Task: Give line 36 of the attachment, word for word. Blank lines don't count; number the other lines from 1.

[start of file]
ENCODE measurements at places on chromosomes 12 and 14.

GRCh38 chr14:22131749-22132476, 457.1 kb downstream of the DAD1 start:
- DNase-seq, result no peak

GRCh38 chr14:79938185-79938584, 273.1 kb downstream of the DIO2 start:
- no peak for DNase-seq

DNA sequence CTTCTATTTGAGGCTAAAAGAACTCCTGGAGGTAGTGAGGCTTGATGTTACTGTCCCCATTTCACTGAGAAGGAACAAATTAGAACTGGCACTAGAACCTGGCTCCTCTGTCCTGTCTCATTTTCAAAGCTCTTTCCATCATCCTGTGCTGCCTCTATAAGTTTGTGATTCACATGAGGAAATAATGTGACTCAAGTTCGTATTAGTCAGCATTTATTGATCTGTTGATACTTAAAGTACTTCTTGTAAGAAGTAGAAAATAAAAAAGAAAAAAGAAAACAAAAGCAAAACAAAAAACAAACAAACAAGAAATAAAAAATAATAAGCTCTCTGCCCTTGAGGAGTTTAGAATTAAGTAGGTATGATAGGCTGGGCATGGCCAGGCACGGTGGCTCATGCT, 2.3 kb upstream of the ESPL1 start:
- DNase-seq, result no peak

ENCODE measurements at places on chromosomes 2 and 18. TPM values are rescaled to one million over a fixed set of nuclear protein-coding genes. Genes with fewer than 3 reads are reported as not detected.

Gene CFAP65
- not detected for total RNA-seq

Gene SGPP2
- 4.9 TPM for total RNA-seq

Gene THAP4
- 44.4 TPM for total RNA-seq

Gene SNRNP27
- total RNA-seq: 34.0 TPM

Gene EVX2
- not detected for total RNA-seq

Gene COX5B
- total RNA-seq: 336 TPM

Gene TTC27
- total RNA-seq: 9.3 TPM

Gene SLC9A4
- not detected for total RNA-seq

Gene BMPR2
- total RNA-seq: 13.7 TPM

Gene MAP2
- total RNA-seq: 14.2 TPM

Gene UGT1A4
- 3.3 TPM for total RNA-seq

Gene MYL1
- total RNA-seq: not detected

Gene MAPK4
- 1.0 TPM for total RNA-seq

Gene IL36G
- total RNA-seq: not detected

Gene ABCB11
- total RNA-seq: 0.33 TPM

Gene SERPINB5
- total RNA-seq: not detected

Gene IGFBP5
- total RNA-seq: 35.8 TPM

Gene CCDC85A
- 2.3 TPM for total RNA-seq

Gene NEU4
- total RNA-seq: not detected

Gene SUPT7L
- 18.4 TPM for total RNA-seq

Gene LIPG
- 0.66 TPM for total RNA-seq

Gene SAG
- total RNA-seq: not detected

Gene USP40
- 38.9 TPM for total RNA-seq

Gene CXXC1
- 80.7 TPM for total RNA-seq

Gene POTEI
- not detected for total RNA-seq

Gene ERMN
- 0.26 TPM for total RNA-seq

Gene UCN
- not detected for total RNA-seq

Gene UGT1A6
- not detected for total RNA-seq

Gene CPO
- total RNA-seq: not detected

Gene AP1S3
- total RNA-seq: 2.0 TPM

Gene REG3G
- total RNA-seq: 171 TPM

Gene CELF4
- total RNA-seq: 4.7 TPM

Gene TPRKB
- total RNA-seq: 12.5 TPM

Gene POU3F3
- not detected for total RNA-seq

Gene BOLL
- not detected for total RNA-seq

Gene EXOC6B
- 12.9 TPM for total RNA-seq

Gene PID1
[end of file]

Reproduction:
- total RNA-seq: not detected